Next-generation multiplex pathologie: precisiegeneeskunde mogelijk maken door sterk verbeterde kanker diagnostiek en biomerker identificatie

Frederik De Smet (KU Leuven)
Project Partners:
KU Leuven
Budget uitgereikt door Kom op tegen Kanker:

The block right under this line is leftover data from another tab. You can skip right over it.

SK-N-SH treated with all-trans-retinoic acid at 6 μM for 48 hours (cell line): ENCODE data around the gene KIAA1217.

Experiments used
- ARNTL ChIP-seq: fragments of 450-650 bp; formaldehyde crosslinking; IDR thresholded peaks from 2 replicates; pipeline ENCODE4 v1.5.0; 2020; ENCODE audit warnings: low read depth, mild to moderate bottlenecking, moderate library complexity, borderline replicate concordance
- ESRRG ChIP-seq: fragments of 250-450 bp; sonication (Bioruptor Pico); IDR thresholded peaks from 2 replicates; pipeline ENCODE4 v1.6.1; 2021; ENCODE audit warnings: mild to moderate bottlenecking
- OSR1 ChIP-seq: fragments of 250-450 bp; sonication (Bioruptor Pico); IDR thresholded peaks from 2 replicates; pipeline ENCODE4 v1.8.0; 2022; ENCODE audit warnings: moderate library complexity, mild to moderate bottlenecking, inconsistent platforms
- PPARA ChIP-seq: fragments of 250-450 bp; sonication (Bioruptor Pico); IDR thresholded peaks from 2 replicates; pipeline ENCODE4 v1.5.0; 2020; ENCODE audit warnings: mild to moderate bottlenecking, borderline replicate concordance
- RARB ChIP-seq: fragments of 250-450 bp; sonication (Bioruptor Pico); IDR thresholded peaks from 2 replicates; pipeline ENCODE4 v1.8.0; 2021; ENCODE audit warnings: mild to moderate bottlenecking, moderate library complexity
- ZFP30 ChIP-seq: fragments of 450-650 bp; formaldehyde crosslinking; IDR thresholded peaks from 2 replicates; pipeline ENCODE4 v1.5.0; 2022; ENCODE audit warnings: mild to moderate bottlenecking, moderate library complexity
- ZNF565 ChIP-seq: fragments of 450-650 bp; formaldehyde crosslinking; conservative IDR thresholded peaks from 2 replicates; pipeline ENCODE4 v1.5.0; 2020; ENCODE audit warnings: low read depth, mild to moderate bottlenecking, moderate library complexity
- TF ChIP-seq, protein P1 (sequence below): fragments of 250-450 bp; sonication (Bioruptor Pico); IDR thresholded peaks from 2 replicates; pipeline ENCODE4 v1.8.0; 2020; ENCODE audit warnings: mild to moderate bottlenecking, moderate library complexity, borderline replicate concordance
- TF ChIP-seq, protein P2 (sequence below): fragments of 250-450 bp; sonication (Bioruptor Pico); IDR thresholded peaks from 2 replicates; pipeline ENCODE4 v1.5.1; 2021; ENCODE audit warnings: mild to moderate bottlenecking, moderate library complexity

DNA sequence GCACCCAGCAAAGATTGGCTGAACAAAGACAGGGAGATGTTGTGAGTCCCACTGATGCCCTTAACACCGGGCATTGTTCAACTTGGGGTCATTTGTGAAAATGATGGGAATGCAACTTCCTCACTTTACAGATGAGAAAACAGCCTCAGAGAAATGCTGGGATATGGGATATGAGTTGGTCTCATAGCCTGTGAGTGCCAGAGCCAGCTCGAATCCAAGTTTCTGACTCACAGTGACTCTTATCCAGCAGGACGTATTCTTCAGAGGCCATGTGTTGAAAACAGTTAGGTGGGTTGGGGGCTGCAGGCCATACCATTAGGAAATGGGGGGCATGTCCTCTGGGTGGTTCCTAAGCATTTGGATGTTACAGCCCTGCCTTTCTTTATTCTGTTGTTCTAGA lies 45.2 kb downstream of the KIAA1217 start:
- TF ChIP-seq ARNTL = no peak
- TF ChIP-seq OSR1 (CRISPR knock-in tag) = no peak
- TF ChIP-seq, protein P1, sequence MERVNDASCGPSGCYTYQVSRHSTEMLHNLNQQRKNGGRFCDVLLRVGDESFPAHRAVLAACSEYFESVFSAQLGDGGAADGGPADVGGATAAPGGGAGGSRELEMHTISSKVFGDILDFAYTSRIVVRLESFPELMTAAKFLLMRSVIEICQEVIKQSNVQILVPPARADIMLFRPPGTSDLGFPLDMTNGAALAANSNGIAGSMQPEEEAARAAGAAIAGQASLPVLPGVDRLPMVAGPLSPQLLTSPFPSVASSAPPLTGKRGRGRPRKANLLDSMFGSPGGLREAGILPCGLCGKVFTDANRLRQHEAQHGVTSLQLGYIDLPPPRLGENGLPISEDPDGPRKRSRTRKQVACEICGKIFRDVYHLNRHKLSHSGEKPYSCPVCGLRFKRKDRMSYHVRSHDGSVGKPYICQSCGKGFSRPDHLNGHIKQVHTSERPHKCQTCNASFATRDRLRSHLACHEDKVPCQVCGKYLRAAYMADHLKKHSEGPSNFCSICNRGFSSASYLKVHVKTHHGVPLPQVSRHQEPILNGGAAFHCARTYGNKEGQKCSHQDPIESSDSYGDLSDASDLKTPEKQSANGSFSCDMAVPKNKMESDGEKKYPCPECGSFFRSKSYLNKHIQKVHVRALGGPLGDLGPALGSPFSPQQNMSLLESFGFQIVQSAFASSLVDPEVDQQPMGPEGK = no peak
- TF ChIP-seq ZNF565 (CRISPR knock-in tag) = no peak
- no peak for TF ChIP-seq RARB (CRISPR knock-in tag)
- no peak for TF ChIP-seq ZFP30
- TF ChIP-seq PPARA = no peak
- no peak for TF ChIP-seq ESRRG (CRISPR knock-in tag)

Providing the right therapy to each cancer patient heavily relies on an interdisciplinary interaction between surgeons, oncologists and pathologists. While not readily visible to patients, pathological assessments - commonly a combination of microscopic, immunohistochemical and genetic/molecular analyses of resected tissues and biopsies – remain essential to determine the correct diagnosis, a feature that largely defines the prognosis and success of the therapeutic plan. While next-generation sequencing procedures to identify genetic aberrations have witnessed an enormous revolution over the last decade, current standard pathological methods are significantly lagging behind to cope with the increasing numbers of putative biomarkers that could lead to more precise diagnostics and better therapy selections. Recently, this consortium has implemented a novel platform for multiplex immunohistochemistry (MILAN method) which allows for the analysis of multiple (50-100) proteins and biomarkers in single tissue sections at single cell level. In this project, we now want to analyse ~2500 previously and newly annotated tumor samples at single-cell and spatial resolution across 9 cancer types (i.e. melanoma, renal cancer, head & neck cancer, colorectal cancer, lung cancer, breast cancer, adult and paediatric glioma, liver cancer and lymphoma) from patients that were/are treated at UZLeuven, with the aim of identifying putative biomarkers for immunotherapy and improving cancer diagnostics. For each cancer type, we will optimize disease-tailored multiplex panels to detect known and novel markers (>50 proteins), allowing us to spatially resolve the cellular and genetic composition of a tumor and its microenvironment, data that will also be correlated to clinical features such as responsiveness to therapy. As such, we will generate one of the most detailed pathological cancer atlases accessible to clinicians and researchers. This multiplex approach was recently proven particularly important in the context of immunotherapy (e.g. checkpoint inhibitors) for which tumor tissue samples of patients responsive to immune-checkpoint inhibition contained a different spectrum of inflammatory cells within and around the tumor, features that could only be measured using multiplexed immunohistochemistry in the spatial context of a tissue. Since MILAN produces enormous amounts of data (“big data”), a close collaboration with STADIUS (Engineering dept., KULeuven) will ensure proper data analysis and management. In conclusion, by performing next-generation pathology using the MILAN platform, we will greatly enhance biological insights required for therapy selections, most specifically for patients receiving immunomodulatory therapies. This consortium harbours all required expertise to translate this technology and insights to a clinical setting, emphasizing that patients will get access to the most advanced cancer diagnostics as soon as possible.